The array of communication channels available to today's consumer - and the advent of the tech-savvy consumer - means that all marketers must take a multichannel approach, understand their preferences, and keep a continuing dialogue with customers, according to Corporate Mailing Matters' CEO, Yolanda Noble.
Indeed, Noble points out that the ease with which most consumers can switch suppliers in most sectors has never been greater. As the balance of power has shifted in favour of the consumer and customer churn rates plague many industries, marketers are seeking out ways to connect with their customers and to hold their attention. As Noble says, "The notion of the consumer as a passive, mono-mediac is outdated and nowadays, each customer will have a preferred communication medium, which may even vary between the different products or services that an organisation may offer."
So where should marketers and customer relationship management (CRM) professionals focus their activities and budgets? Over the past decade, there has been a gradual decline in traditional brand advertising and a corresponding rise in spend on direct marketing and responsive advertising.
Most of the industry discussion around this change in the advertising industry cites the success of sponsored search results on Google or the latest example of interactive television.
The rise and rise of...
But the reality, Noble says, is that direct mail also continues to grow and is successfully resisting complete removal from media schedules. Figures from the Direct Mail Information Service reveal that, in the past 13 years, the overall volume of direct mail has increased by 139% and direct mail expenditure has risen by 165%.
This more general trend, however, masks a quieter but more pervasive revolution that is happening in the world of consumer communications: the use of existing channels for advertising and marketing purposes. Research commissioned by Group 1 Software into the importance of different customer/prospect touchpoints across a number of industries highlights that the average consumer pays more attention to standard and statutory information (such as letters and statements) than is generally supposed. This surprising finding is corroborated by research carried out back in 2003, which revealed that consumers pay almost twice as much attention to statements and correspondence than they do to direct mail or TV advertising.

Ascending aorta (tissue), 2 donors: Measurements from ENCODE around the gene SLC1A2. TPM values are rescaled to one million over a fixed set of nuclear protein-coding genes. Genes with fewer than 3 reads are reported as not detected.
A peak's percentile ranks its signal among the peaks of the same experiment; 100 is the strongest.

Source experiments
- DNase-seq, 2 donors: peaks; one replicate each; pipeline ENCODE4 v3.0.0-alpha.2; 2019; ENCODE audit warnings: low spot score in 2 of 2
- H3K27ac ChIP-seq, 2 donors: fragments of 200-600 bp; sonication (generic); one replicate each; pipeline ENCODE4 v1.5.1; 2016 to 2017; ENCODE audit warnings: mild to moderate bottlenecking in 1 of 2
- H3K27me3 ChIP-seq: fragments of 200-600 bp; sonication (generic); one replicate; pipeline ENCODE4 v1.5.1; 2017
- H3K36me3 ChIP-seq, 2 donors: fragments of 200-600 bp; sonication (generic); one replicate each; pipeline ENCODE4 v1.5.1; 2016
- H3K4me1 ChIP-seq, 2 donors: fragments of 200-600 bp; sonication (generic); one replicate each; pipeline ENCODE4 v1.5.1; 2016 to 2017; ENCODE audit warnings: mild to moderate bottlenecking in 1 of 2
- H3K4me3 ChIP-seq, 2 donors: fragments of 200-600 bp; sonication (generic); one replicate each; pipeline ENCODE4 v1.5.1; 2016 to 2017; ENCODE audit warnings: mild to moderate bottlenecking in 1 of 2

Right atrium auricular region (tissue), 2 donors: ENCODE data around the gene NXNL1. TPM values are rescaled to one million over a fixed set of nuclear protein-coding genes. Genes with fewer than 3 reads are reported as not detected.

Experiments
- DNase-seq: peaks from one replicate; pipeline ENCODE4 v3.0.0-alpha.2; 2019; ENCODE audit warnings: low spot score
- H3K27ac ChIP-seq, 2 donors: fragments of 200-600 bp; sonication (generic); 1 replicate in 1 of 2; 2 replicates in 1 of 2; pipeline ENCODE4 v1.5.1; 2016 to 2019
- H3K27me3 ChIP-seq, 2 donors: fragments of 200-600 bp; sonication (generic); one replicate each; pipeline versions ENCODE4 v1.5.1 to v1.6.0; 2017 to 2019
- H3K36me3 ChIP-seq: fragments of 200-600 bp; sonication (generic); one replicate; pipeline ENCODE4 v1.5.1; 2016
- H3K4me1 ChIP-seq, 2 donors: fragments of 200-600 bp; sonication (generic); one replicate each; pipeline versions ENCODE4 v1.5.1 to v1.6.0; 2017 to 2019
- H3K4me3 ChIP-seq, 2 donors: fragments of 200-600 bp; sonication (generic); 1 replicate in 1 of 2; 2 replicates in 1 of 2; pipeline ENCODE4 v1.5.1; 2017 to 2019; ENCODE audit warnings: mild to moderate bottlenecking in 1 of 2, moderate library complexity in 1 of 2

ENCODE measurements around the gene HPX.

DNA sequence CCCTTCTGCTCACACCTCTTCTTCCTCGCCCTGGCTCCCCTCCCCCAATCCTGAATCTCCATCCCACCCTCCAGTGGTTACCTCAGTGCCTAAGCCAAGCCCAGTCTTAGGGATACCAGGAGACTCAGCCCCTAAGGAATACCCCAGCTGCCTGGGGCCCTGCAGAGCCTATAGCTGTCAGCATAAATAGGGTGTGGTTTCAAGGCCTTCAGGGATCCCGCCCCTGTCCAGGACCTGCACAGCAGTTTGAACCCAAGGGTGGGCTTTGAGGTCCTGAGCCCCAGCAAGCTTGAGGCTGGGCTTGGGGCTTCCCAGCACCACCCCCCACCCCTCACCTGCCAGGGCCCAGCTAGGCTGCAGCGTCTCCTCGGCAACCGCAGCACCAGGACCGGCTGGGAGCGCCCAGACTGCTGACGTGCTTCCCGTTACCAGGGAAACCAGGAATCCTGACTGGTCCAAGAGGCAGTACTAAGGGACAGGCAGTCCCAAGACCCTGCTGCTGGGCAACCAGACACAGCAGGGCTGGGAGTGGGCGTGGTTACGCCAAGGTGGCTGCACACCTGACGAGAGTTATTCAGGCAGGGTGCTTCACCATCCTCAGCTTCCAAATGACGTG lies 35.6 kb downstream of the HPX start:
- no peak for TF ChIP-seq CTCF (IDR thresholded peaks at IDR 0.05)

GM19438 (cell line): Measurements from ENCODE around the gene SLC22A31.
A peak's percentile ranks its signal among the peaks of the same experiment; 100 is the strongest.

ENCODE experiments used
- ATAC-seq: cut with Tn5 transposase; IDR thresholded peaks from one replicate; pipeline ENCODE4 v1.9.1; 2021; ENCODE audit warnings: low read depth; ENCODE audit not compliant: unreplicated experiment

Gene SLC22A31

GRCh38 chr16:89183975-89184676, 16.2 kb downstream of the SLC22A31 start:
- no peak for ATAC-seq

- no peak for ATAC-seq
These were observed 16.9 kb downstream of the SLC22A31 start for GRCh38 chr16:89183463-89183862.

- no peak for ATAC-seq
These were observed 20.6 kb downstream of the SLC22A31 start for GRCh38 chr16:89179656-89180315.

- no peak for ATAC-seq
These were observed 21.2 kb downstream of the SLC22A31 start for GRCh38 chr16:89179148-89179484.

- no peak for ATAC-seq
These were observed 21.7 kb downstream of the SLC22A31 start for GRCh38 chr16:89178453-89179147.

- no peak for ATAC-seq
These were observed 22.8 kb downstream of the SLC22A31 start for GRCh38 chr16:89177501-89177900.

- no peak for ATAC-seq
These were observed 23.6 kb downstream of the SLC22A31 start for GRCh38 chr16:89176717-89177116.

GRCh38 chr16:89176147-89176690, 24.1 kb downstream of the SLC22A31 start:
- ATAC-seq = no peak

Going below the line
Despite these findings, according to Noble, above the line advertising still commands greater marketing resources. The World Advertising Research Centre indicated that in the UK approximately 14,159 million was spent on TV, press, outdoor, radio and cinema advertising in 2002, whereas 2,378 million was spent on direct mail (only 17% of the above the line budget), and even less was dedicated to communicating via regular correspondence such as bills, statements and service letters.
UK businesses should therefore begin to reassess the disparity between above-the-line and below-the-line media, especially bearing in mind that touchpoints such as personalised customer service letters have a greater impact on individual customers than television advertisements (which are designed to appeal to the masses).
Stretching the budget
By using existing communications channels to insert a marketing message (e.g. bills, statements and customer service letters) the marketing cost of design, print and mail can be greatly reduced. Every household receives bills and statements of some kind on a regular basis, so why not make these pay for themselves? The most attractive feature of this approach for any experienced direct mail marketer is that, due to the critical and personal nature of these documents, customers always open them and usually keep them (either at a household or individual level).
Recent technological advances in the production of bills and statements have enabled highly personalised advertisements to be printed on-the-fly, and the closer integration of marketing systems with statementing systems. Marketers are now able to automatically trigger the printing of personalised marketing messages and offers on a statement or almost any other piece of customer service correspondence.
It's true that the consumer's responsiveness to this form of advertising will vary depending on many factors, such as whether the advert references a telephone number, an insert in the same envelope, or a website link. Noble's own observation is that overall responsiveness seems to level out around the 5.5% level - only a little bit lower than typical direct mail campaigns.
Company financial reports are also being used to convey marketing messages now, which is a particularly important trend because shareholder groups can and often do include both customers and employees. exec Corporate Mailing Matters' own research indicates that, on average, 27% of the UK's top 1,000 companies are effective in using their annual and quarterly statements as marketing documents, and the industries traditionally strong in direct marketing are most developed in bringing financial reporting and marketing together (such as retail, telecoms, automotive and banks).
Data-driven marketing methods are being employed to segment shareholders, shareholder-customers and shareholder employees into different groups, and address their differing concerns with distinctive creative, presentation, documentation, and mailing content.